The late Hassan Zolfaghari

(Translated from Persian)

Helmand river in Iran-Afghanistan relations

The Crisis of Wage Earners

Gramaphones in Reza Shah Era

Pouya Nekouei- PhD Student, University of Texas at Austin​​​​​​​

​Safaeieh Garden in Rey

Maryam Ebrahimi - Master's in Architectural Studies

Amin Mohammadi- PhD in Iranian History

​The number of wage earners was notable in the Qajar era. Records document a wide range of people who were regular recepients of salaries from the government. Princes, courtiers, writers, ulema, Prophet descendants and the khans and khanates were among the most important groups of earners. Since wages were transferred to the earners' heirs after death, the number of earners increased in the long run and created a serious crisis for the government.

Gramophone companies began operations in Iran in the Reza Shah era, shortly after the end of the Qajar dynasty. The Pate Company, founded in Iran in 1927, recorded 102 audio tracks of Iranian artists and musicians, including invaluable pieces by female artists of the time. The recordings represent one of the most prominent periods in the history of sound in contemporary Iran by perserving some of the finest music pieces of the era.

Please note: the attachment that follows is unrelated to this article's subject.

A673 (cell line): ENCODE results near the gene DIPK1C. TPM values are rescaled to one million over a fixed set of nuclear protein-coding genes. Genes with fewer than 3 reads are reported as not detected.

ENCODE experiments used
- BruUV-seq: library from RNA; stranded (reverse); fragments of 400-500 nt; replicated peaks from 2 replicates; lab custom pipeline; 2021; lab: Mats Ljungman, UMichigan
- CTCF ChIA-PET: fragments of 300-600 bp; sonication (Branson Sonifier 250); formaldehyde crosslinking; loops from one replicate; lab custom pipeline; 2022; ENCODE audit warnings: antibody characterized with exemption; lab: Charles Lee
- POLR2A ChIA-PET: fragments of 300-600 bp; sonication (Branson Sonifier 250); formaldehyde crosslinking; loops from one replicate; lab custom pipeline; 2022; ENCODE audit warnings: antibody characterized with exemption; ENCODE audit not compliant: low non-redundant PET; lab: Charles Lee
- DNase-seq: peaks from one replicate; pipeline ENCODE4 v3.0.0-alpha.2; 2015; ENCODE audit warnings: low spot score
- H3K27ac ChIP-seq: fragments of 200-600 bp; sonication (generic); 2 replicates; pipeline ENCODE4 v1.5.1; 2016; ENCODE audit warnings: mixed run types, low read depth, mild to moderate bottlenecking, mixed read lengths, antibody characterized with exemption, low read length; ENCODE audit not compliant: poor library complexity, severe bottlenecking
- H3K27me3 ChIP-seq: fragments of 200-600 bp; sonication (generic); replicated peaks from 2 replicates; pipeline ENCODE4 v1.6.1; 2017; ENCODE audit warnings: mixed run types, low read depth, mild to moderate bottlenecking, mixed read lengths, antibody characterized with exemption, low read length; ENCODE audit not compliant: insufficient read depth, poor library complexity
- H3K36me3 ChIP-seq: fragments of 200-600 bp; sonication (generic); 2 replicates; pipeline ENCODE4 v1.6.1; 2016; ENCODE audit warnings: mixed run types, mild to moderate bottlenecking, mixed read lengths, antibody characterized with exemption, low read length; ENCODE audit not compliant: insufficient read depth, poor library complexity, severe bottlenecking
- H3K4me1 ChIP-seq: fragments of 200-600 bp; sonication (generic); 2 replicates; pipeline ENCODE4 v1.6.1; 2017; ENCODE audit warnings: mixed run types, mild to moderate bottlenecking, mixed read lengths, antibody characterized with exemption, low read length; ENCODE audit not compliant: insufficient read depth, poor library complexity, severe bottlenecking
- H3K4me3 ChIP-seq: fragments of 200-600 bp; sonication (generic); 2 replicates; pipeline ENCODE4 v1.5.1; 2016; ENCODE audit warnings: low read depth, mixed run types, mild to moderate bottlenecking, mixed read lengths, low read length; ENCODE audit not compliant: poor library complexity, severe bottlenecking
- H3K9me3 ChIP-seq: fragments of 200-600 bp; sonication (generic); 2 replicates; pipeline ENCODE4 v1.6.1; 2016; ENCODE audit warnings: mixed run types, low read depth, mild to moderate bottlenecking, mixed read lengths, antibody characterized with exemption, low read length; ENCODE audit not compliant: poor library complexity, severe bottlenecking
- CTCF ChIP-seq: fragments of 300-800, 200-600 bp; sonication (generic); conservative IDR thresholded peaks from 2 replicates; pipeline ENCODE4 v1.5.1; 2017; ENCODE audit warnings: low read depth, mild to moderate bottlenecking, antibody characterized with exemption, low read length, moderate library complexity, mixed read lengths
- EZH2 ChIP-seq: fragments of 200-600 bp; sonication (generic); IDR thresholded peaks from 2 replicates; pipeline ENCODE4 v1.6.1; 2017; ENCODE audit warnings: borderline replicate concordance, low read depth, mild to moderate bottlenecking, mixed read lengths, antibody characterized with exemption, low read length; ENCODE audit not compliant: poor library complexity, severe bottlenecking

From the Safavid era onwards, the city of Rey, where the shrine of Shah Abdol Azim’s was situated, gained religious prominence. In the Qajar era, it was the leading religious centre of Tehran, with a significant influence over political affairs, such as the 1905 constitutional revolution where the revolutionaries twice took sanctuary in its grounds. Thus, the Safaeieh Garden in Rey became a place of intellctual gatherings to exchange new ideas.


 We seek fresh perspectives on the study of People's History 

People's History of Architecture 

Photo Narratives 

(Afsaneh Najmabadi, Issue 4&5)​​​​​​​

History and Literary Criticism 

(Hossein Payandeh, Issue 1)

Differentiating between writings on the history of literature on the one hand and historical fiction on the other is a complex task which brings us back to a central epistemological debate : To what extent can literature be a medium of historical reflection? What is the significance or influence of historical knowledge in understanding works of literature? 

(Mehrdad Qayoomi, Issue 6&7)